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  • Subverting Colonial Portraiture: A Contemporary Memorial to the Women of Egypt Estate
  • Joscelyn Gardner (bio)

Pointing to omissions in the history of colonial representation, Creole Portraits II (2007), commissioned for the Brooklyn Museum’s exhibition “Infinite Island: Contemporary Caribbean Art,” plays on strategies associated with eighteenth-century European portraiture in order to open up a space in which the traces of a disordered past can be reconstituted from a post colonial feminist perspective. In this large contemporary wall installation (15' × 9'), the women of a particular colonial sugar estate are commemorated through a series of framed “portrait heads” and text panels that replicate an eighteenth-century “gallery” of prints while speaking to the submerged and painful history of plantation slavery.

Each delicately engraved stone lithograph is individually named for one of the women who lived on Egypt Estate in Jamaica in the 1700s—Nago Jenny, Old Moll, Accubah, Egypt Susanah, Margaritta, Coobah (or Molia), and Quasheba. Glimpses of these women’s lives have been gleaned from asides in the personal diaries of plantation overseer Thomas Thistlewood, who lived in Jamaica between 1750 and 1786. In over ten thousand manuscript pages providing detailed accounts of daily events that took place on his sugar estate, he also shamelessly documented both his long-term relationship with his “slave-wife” Phibbah and his countless sexual encounters with other dependent female slaves. It is in these nonchalant records of “mastery” that we gain some insight into the lives of the many women lost to official anonymity on Caribbean plantations. The names of seventy of these Egypt women, both enslaved and free, are inscribed on text panels within the work.1 [End Page 112]

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Above: Nago Jenny [Detail from Creole Portraits II]

Following pages: Creole Portraits II: A Collection of Singular & Scarce Creole Portrait Heads to perpetuate the Memory of the WOMEN of EGYPT ESTATE in JAMAICA, wall installation with stone lithographs on frosted mylar and vinyl wall elements, 9′ × 15′

[End Page 113]

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[End Page 114]

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[End Page 115]

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Accubah [Detail from Creole Portraits II ]

[End Page 116]

Building on an earlier series of lithographs entitled Creole Portraits (2002–2003), in which the (imagined) subjects are similarly inverted, each portrait illustrates tools of torture used during slavery entwined within intricately braided hair. Iron collars, bridles, shackles, and a “man-trap” appear as horrific decorations within the elegant hairstyles.2 Simultaneously attractive and repugnant, these ambiguous portrait heads allude to the performance of identity that was central to eighteenth-century portraiture. Here the head becomes a field of inscription on which narratives of power (or emasculation) can be read. The symbolism of the wig, as visible index of (male) authority and status in colonial portraiture, is subverted through its association with the implements of torture commonly used to control and punish slave bodies on the colonial Caribbean plantation. The strict regulation of the hair into Afro-centric styles ironically conflates eighteenth-century European fixations on hair or wigs (worn by men) as signifying social order, with the (female) Creole’s ability to empower herself by expressing her (non-European) postcolonial cultural identity through hair design. The fact that several of these implements also recall a history of subjugation of the female body in seventeenth century Britain—where the bridle or branks (a metal head cage with a built-in gag3) was used to publicly humiliate women who “talked too much”—further underscores their importance as visual symbols of both patriarchal and colonial dominance.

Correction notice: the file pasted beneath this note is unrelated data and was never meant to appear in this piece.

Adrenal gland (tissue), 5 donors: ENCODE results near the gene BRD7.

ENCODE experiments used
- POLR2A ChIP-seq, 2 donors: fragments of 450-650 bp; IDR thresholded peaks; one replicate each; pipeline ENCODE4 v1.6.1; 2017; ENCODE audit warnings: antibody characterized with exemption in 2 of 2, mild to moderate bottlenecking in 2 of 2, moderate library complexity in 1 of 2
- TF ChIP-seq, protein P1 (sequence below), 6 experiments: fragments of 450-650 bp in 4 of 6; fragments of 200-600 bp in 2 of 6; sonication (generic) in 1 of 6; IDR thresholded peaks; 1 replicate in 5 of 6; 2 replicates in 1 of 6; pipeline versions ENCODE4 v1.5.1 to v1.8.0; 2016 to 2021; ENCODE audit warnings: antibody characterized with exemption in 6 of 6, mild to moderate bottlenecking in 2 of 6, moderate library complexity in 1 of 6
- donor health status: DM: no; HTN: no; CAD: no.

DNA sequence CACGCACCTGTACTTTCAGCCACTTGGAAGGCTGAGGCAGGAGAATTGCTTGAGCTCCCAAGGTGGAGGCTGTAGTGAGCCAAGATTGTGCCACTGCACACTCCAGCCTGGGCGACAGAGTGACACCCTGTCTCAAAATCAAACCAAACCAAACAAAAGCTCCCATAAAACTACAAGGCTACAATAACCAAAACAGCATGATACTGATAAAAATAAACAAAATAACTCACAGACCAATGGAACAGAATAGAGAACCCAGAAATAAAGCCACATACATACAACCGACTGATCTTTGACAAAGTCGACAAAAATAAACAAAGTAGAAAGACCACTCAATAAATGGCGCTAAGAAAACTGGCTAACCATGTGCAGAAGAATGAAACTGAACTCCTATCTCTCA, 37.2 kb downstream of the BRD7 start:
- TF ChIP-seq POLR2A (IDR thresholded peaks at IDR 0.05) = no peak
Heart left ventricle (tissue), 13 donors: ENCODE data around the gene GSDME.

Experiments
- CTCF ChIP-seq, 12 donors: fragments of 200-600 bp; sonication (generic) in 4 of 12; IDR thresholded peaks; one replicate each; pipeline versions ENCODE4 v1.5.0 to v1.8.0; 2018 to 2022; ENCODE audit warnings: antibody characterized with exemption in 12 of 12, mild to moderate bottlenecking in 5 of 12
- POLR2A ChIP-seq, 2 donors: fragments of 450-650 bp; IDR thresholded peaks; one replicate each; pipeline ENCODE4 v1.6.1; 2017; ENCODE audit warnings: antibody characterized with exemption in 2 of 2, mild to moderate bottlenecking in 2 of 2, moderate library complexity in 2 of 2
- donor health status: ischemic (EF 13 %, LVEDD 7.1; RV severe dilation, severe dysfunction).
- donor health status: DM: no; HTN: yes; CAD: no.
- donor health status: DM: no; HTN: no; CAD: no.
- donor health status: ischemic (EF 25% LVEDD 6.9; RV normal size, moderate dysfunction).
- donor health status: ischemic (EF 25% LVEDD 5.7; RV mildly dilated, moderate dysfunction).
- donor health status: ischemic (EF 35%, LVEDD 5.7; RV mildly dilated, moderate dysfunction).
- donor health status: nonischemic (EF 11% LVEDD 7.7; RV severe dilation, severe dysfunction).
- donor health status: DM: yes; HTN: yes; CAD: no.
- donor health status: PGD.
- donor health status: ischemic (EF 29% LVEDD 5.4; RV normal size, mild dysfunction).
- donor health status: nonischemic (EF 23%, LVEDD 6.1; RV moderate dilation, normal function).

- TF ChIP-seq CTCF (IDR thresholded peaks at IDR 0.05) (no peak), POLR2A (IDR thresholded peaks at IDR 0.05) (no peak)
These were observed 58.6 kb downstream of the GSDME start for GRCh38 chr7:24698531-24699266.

Eighteenth-century portraits were traditionally invested with strict symbolic value. As material possessions they functioned to promote wealth and position in a society that prided itself on its ability to “order” the world. According to Marcia Pointon, portraits were incorporated into interior décor as an integral part of the construction of the owner’s identity—“a systematic reconstruction of the past which served to secure and fix the individual historical life.”4 Portrait paintings of “illustrious men” were either copied by engravers or simply invented. The exchange value of prints (like slaves) became...


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pp. 112-118
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